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October 2, 2013

Turkish Air Force cleared to order Hurkus trainer aircraft

The Turkish Undersecretariat for Defense Industries (SSM) has cleared the national air force's procurement of an initial batch of Hurkus trainer aircraft from Turkish Aerospace Industries (TAI).

Hurkus aircraft

The Turkish Undersecretariat for Defense Industries (SSM) has cleared the national air force’s procurement of an initial batch of Hurkus trainer aircraft from Turkish Aerospace Industries (TAI).

Expected to be signed in the next few months, the unspecified contract will cover 15 B-model aircraft, FlightGlobal reports.

The aircraft are expected to supplement the 40 Korea Aerospace Industries (KAI) built KT-1 aircraft, which the air force is introducing as replacements for its ageing Cessna T-37 jet trainer-attack type aircraft.

The Turkish Air Force (TAI) is also considering procurement of a proposed C-model of the aircraft for use during close air support operations, according to the news agency.

"The aircraft is likely to be used for basic pilot training, instrument flying, navigation training, and weapons and formation training missions."

Powered by a single Pratt & Whitney Canada PT-6 turboprop engine, Hurkus is a two-seat aircraft being developed by TAI to address the Turkish Air Force’s training requirements, as part of a contract signed with the SSM in March 2006.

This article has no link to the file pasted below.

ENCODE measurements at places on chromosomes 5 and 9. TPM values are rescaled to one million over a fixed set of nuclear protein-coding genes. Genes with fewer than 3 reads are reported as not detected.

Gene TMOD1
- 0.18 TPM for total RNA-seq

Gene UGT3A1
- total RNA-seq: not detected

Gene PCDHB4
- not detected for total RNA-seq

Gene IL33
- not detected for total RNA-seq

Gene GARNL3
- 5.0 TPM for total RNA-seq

Developed in three variants, a civilian-targeted Hurkus A, a B-model military trainer and a C-variant for close air support missions, the aircraft is likely to be used for basic pilot training, instrument flying, navigation training, and weapons and formation training missions.

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As well as pressurised cockpit and onboard oxygen generating system (OBOGS), the aircraft also features an analogue and digital cockpit with a tandem seat configuration, enabling both a student pilot and instructor to be seated during training exercises.

Having completed its initial test flight in August, the aircraft is now scheduled to undergo a comprehensive flight test programme before securing certification from Turkey’s Transport, Maritime Affairs and Communication Ministry and the European Aviation Safety Agency.


Image: Turkish Air Force will order 15 Hurkus trainer aircraft. Photo: file image.

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